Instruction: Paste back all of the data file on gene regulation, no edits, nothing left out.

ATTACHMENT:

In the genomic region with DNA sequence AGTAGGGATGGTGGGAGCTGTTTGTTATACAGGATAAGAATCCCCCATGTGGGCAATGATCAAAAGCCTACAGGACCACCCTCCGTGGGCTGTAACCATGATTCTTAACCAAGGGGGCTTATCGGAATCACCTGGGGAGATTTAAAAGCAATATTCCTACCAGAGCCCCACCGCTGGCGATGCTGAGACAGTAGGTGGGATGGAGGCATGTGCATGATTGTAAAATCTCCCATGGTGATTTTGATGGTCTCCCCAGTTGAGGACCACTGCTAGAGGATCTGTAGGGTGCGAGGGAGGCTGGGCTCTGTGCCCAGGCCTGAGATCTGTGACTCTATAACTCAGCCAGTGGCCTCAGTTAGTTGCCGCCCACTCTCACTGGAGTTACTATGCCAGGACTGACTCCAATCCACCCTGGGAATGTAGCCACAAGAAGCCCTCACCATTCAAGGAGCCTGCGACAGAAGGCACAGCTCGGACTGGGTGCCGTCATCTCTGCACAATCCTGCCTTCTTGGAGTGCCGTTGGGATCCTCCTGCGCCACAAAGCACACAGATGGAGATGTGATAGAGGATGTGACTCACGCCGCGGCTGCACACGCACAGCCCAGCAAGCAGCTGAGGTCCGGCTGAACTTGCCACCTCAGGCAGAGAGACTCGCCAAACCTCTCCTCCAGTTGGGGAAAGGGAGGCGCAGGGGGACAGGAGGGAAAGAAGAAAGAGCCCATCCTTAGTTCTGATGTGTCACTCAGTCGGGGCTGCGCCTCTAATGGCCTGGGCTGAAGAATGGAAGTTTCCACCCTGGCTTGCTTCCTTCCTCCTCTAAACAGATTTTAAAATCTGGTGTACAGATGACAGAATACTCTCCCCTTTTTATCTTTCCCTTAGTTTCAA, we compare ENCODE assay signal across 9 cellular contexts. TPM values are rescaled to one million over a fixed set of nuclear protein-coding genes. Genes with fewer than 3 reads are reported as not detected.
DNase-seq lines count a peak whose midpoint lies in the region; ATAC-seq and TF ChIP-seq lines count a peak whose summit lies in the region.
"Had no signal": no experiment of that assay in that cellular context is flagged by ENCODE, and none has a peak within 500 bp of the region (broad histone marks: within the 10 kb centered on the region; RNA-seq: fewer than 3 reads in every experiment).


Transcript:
In the genomic region with DNA sequence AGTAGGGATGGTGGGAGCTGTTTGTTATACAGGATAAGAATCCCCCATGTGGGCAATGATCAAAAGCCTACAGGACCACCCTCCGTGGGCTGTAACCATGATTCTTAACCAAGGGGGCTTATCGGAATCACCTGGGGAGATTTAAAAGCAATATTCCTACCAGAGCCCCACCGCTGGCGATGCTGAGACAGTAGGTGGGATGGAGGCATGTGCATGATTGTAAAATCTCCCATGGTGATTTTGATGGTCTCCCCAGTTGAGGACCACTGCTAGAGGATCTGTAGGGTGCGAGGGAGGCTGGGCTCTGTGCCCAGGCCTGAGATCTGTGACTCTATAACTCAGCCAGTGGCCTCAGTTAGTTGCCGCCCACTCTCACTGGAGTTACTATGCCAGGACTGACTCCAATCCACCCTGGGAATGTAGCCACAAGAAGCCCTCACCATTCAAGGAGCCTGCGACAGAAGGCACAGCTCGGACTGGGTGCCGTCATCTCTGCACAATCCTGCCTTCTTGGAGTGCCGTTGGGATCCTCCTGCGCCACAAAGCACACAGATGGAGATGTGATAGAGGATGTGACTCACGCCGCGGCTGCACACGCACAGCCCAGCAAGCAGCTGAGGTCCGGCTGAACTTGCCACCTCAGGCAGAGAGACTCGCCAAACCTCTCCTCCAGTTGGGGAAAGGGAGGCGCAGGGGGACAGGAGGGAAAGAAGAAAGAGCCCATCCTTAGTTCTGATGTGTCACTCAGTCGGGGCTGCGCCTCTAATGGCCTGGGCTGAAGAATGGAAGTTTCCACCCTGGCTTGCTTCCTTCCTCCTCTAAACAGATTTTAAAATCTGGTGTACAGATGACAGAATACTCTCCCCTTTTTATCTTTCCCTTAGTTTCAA, we compare ENCODE assay signal across 9 cellular contexts. TPM values are rescaled to one million over a fixed set of nuclear protein-coding genes. Genes with fewer than 3 reads are reported as not detected.
DNase-seq lines count a peak whose midpoint lies in the region; ATAC-seq and TF ChIP-seq lines count a peak whose summit lies in the region.
"Had no signal": no experiment of that assay in that cellular context is flagged by ENCODE, and none has a peak within 500 bp of the region (broad histone marks: within the 10 kb centered on the region; RNA-seq: fewer than 3 reads in every experiment).